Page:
The place to start is the economy and the NATION’s editorial which sums up pretty much what most economists and financial experts think on the subject. The President only needs to go back to the July and August 2014 editions of the paper, when he was just the candidate of the All Progressives Congress, APC, and its ringing endorsement of his party and himself to understand how much confidence his government had lost among his strongest supporters in the past. Even when the alarming economic indices stumble upon each other, the Federal Government carries on as if nothing has changed.

Last week, for the fifth time, the Minister of Finance had been castigated for setting a bad example for the states by adopting a “borrow-and-spend” fiscal policy. Today, readers will see how far down the road to financial hell that policy had taken us. For the first time since the debt-redemption of 2004, made possible by Dr Ngozi Okonjo-Iweala, Nigeria has a Federal Minister of Finance who apparently does not believe there is a limit to borrowing – as long as you can find somebody “stupid” enough to lend you money or coerce the Central Bank of Nigeria, CBN, to cough out more funds through Ways and Means. Take a look at some of the raw figures which should scare anybody whose thinking cap is straight on.

The Minister is a member of the Economic Management Team headed by the Vice President, VP. So, that might be the place to start analyzing how we got into the woods which the NATION mentioned. The VP, long before the Ministers were appointed, had announced at a retreat that the 2016 budget might be up to N8 trillion –setting off alarms in financial circles. The 2015 budget was just about N4.3 trillion and it was already clear that the revenue estimates were unlikely to be met. The price of crude and exports in 2015 were also higher than the 2016 expectations. How was the huge budget increase going to be financed? The answer was prompt: borrowing more money.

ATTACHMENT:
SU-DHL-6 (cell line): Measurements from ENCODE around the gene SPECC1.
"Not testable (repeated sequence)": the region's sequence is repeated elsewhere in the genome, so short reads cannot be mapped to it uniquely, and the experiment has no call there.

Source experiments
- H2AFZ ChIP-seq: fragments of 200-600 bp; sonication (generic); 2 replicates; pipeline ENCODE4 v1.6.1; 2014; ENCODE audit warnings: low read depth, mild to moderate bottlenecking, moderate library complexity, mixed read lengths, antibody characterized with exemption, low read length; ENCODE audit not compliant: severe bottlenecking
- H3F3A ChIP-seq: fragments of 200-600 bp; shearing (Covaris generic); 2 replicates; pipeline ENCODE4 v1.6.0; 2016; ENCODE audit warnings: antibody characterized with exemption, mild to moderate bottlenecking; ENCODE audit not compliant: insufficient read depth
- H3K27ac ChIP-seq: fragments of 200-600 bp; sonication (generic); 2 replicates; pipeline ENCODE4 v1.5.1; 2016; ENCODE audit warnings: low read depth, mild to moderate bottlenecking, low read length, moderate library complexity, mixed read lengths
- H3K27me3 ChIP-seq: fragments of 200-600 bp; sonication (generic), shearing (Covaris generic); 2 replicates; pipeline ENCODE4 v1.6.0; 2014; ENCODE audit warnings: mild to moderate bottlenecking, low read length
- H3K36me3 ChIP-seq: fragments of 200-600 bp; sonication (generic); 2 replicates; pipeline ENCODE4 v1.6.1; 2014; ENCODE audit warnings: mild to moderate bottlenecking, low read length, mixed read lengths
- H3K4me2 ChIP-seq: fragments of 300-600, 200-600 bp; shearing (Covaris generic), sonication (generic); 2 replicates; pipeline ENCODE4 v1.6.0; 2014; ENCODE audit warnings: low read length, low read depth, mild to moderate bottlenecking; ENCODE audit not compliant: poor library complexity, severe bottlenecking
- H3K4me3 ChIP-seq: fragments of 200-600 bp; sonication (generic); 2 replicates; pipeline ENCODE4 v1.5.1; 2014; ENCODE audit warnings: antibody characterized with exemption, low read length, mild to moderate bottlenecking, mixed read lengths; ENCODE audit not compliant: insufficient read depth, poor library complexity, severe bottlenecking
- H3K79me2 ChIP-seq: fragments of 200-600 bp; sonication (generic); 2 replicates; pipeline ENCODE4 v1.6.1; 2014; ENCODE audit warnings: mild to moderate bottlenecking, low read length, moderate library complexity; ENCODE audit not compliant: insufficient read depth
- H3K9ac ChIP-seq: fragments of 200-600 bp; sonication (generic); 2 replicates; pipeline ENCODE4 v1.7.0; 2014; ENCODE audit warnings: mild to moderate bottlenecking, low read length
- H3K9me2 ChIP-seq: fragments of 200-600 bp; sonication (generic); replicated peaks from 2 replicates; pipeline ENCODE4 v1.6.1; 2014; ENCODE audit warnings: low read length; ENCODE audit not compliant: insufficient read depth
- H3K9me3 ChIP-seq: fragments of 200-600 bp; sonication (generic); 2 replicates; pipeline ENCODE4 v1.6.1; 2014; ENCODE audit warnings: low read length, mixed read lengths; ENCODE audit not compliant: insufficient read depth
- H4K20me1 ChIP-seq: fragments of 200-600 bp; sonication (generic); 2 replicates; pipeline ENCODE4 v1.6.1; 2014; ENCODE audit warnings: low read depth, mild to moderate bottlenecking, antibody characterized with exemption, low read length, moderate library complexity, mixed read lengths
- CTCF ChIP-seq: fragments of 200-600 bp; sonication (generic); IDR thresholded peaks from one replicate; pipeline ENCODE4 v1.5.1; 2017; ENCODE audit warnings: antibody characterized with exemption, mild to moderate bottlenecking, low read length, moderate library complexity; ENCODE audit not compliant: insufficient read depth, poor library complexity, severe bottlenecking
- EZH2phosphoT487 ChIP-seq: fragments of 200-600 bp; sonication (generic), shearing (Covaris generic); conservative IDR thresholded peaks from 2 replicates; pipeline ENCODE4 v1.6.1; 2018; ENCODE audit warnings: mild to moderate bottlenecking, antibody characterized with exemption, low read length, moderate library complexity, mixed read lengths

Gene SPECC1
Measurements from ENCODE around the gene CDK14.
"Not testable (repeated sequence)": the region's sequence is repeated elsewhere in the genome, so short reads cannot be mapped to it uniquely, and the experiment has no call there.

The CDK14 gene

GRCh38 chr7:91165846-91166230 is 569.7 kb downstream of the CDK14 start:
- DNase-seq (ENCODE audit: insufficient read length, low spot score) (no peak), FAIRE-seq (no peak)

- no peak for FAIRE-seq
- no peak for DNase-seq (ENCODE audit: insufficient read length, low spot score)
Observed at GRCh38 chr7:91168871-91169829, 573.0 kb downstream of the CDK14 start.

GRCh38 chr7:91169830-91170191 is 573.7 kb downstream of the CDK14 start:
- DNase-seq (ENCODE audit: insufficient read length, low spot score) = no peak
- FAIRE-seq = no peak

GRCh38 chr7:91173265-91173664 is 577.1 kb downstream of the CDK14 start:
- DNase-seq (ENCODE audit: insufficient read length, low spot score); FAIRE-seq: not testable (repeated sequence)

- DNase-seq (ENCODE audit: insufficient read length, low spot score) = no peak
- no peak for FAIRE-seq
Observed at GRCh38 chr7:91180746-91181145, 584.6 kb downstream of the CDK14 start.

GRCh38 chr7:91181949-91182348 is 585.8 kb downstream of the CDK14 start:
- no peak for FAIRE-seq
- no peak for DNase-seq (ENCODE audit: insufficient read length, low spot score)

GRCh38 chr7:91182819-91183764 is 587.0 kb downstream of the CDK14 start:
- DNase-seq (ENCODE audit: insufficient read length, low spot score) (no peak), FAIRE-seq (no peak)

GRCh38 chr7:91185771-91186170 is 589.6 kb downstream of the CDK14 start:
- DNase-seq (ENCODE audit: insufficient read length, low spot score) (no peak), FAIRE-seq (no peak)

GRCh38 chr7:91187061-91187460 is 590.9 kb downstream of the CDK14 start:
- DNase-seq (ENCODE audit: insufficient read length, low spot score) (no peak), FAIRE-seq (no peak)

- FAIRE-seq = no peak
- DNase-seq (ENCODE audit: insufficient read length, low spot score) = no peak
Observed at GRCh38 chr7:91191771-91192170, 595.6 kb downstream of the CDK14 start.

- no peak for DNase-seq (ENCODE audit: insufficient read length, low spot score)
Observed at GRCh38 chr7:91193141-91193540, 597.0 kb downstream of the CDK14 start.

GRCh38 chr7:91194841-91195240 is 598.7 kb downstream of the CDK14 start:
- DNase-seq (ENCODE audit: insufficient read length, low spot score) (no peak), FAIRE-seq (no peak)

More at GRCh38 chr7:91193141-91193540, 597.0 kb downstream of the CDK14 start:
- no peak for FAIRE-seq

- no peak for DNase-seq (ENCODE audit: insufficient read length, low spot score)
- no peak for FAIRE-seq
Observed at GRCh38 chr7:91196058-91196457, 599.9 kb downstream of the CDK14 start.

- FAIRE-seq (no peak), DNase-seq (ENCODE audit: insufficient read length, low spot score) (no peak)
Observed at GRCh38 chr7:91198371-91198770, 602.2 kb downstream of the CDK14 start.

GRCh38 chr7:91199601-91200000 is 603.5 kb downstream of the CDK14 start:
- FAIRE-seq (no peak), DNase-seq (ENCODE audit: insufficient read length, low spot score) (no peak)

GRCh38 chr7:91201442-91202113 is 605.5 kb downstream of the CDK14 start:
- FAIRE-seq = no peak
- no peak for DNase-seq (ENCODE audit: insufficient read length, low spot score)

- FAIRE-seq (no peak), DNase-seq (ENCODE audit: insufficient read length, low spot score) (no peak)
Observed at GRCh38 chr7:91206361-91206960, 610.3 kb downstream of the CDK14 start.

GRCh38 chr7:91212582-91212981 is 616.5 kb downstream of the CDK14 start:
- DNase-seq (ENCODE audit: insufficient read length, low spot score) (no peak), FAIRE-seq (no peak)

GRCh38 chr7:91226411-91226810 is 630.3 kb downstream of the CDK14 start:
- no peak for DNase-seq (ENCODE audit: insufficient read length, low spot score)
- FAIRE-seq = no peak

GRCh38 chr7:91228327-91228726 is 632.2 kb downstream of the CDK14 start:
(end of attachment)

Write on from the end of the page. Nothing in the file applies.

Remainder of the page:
By the time the 2016 budget was passed, after all the comedy about padding, two facts were indisputable. The price of crude will stay down and the volume, set at 2.2 million per day, will not be realized. Larger deficit loomed. How was that to be financed? More borrowing. The N6 trillion budget submitted and passed contained N500 billion Social Welfare package of giveaway programmes. That is 8.3 per cent of the budget was going to be financed, not from Internally Generated Revenue, IGR, but from more borrowing.

This year’s budget called for N1.8 trillion to be borrowed – about 50% from domestic and external sources. Yet, according to the Debt Management Office, DMO, about 30 per cent of domestic debt or N2.6 trillion is due for repayment this year. That alone should frighten all of us. External debts coming die have not been factored into the account. When that is done, almost 60 per cent of this year’s total budget would be required to pay off debts. Nobody needs to be a financial expert to predict that Nigeria is at the risk of defaulting on some loans due this year. If that does not send shivers down anybody’s spine, then consider this. The Secretary to the Federal Government, SFG, recently disclosed that aggregate revenue this year is down by about 50% from estimates. If the trend continues, or gets worse, total revenue for 2016 might be just about sufficient to pay this year’s debts as we go around seeking for more loans.